14. The system of claim 11, wherein the account holder is a merchant and wherein the transaction request is a request for a payment to the user from an account of the merchant.
15. The system of claim 14, wherein the issuer API also debits the account of the merchant by an amount of the requested payment to the user.
16. A system comprising:
a first processor and a first memory, the first memory storing instructions which, when executed by the first processor, cause the first processor to implement an issuer application programming interface (API) associated with an account holder which:
receives a transaction request for a user;
validates and authorizes the transaction request; and
forwards information about the transaction to an internal API associated with an automated teller machine (ATM);
an ATM which receives a unique identifier from the user at the ATM without the user presenting any card and without connecting a mobile device of the user to the ATM, provides the unique identifier to the internal API, and, upon receiving confirmation of a validity of the transaction, implements the transaction by one or more of (i) dispensing cash to the user and (ii) accepting a deposit from the user; and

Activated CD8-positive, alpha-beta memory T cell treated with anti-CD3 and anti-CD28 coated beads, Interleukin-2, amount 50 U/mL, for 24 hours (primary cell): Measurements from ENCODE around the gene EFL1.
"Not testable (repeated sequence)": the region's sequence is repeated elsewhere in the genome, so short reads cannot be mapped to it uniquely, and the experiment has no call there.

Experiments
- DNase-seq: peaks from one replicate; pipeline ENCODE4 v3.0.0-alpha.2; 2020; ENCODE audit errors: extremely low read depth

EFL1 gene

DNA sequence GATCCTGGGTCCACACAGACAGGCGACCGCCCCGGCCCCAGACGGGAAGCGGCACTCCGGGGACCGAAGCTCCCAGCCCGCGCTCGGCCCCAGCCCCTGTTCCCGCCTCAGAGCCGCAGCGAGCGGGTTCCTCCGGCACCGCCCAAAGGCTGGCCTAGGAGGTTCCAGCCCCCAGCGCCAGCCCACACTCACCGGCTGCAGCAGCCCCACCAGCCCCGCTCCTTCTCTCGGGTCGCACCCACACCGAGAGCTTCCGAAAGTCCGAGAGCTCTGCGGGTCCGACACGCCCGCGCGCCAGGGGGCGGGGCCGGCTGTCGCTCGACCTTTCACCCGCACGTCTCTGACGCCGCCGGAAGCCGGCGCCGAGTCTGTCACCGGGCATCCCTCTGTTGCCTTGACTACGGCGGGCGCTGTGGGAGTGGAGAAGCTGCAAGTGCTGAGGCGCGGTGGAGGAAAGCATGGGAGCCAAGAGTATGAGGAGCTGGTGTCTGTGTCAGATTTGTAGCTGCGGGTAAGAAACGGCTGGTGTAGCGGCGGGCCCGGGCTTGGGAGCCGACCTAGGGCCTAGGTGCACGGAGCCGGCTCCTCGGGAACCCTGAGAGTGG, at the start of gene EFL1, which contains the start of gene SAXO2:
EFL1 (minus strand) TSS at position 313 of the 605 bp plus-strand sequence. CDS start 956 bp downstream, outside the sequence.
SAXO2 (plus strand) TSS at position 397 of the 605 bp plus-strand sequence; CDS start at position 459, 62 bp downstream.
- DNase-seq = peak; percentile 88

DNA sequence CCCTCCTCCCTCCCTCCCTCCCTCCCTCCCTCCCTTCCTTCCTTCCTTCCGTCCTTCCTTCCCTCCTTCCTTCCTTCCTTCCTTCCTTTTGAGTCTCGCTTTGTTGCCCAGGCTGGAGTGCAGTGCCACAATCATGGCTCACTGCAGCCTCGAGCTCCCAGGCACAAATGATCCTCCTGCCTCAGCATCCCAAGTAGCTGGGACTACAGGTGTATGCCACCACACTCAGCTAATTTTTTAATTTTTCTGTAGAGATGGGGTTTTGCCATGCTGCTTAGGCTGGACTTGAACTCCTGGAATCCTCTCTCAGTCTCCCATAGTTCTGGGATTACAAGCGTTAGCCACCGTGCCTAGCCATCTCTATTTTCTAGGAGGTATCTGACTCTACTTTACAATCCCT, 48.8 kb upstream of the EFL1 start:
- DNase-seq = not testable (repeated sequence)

a second processor and a second memory, the second memory storing instructions which, when executed by the second processor, cause the second processor to implement the internal API of a provider of the ATM which:
receives the information about the transaction from the issuer API;
generates a unique identifier for the transaction request; and
provides the unique identifier to the mobile device of the user;
receives the unique identifier from the ATM; and
selectively provides a confirmation of the validity of the transaction to the ATM.
17. The system of claim 16, wherein the transaction request is received via a point of sale terminal for a merchant.
18. The system of claim 17, wherein the unique identifier is provided to the user via the merchant point of sale terminal.
19. The system of claim 16, wherein the account holder is a merchant and wherein the transaction request is a request for a payment to the user from an account of the merchant.
20. The system of claim 19, wherein the issuer API also debits the account of the merchant by an amount of the requested payment to the user.
US17/675,262 2019-04-11 2022-02-18 Methods and systems for routing transactions between automated teller machines, points of sale, financial institutions, and software wallets Active US11676149B2 (en)